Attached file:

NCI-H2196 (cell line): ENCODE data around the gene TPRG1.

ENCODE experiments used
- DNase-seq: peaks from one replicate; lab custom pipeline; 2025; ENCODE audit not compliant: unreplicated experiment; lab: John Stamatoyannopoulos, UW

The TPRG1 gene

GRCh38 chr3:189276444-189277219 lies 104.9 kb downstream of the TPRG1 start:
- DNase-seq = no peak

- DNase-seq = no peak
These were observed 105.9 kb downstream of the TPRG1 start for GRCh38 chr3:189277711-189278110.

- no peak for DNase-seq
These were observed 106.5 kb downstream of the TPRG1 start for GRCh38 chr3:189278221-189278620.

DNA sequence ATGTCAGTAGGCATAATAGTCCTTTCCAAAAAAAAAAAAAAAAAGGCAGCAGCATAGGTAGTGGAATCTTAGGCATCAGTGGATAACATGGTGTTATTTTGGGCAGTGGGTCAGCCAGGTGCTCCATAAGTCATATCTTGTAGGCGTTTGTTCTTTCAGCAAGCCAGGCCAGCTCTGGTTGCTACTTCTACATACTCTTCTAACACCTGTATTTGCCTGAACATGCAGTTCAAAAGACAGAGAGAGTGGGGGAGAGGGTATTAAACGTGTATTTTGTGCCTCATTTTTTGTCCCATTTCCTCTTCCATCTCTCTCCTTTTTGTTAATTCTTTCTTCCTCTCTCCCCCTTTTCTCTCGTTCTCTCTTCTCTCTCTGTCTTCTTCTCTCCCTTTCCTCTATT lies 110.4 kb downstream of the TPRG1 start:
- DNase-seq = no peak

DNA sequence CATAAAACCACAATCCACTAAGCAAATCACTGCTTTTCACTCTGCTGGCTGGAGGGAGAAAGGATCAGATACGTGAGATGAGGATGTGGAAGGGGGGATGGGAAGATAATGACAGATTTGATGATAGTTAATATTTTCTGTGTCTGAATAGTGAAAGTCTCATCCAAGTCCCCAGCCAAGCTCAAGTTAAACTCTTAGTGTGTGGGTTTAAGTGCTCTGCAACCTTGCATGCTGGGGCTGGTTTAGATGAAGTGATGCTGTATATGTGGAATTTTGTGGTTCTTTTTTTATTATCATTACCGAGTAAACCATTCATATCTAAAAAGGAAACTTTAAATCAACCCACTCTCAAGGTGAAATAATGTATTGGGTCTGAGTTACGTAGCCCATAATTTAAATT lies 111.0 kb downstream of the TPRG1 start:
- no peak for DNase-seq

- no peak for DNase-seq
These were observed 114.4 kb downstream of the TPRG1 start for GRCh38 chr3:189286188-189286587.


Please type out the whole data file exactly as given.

NCI-H2196 (cell line): ENCODE data around the gene TPRG1.

ENCODE experiments used
- DNase-seq: peaks from one replicate; lab custom pipeline; 2025; ENCODE audit not compliant: unreplicated experiment; lab: John Stamatoyannopoulos, UW

The TPRG1 gene

GRCh38 chr3:189276444-189277219 lies 104.9 kb downstream of the TPRG1 start:
- DNase-seq = no peak

- DNase-seq = no peak
These were observed 105.9 kb downstream of the TPRG1 start for GRCh38 chr3:189277711-189278110.

- no peak for DNase-seq
These were observed 106.5 kb downstream of the TPRG1 start for GRCh38 chr3:189278221-189278620.

DNA sequence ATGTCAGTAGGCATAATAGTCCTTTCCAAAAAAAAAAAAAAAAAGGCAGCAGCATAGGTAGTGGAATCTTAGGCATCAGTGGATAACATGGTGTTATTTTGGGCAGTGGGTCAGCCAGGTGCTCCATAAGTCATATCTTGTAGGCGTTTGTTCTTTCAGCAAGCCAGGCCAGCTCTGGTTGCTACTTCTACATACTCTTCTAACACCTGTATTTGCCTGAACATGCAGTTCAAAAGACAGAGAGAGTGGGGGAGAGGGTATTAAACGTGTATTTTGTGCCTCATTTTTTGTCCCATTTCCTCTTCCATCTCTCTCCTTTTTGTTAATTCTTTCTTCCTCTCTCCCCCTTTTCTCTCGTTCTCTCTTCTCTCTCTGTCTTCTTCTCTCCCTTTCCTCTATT lies 110.4 kb downstream of the TPRG1 start:
- DNase-seq = no peak

DNA sequence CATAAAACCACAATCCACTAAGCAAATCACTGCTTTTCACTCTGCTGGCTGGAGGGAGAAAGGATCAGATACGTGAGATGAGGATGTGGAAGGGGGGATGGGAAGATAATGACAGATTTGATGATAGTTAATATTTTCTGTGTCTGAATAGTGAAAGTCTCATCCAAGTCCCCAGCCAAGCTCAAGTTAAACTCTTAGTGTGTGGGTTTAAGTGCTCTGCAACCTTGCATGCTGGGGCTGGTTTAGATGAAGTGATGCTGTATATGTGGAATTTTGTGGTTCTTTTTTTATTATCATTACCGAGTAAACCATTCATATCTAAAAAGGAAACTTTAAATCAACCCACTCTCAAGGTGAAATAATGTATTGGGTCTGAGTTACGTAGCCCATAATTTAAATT lies 111.0 kb downstream of the TPRG1 start:
- no peak for DNase-seq

- no peak for DNase-seq
These were observed 114.4 kb downstream of the TPRG1 start for GRCh38 chr3:189286188-189286587.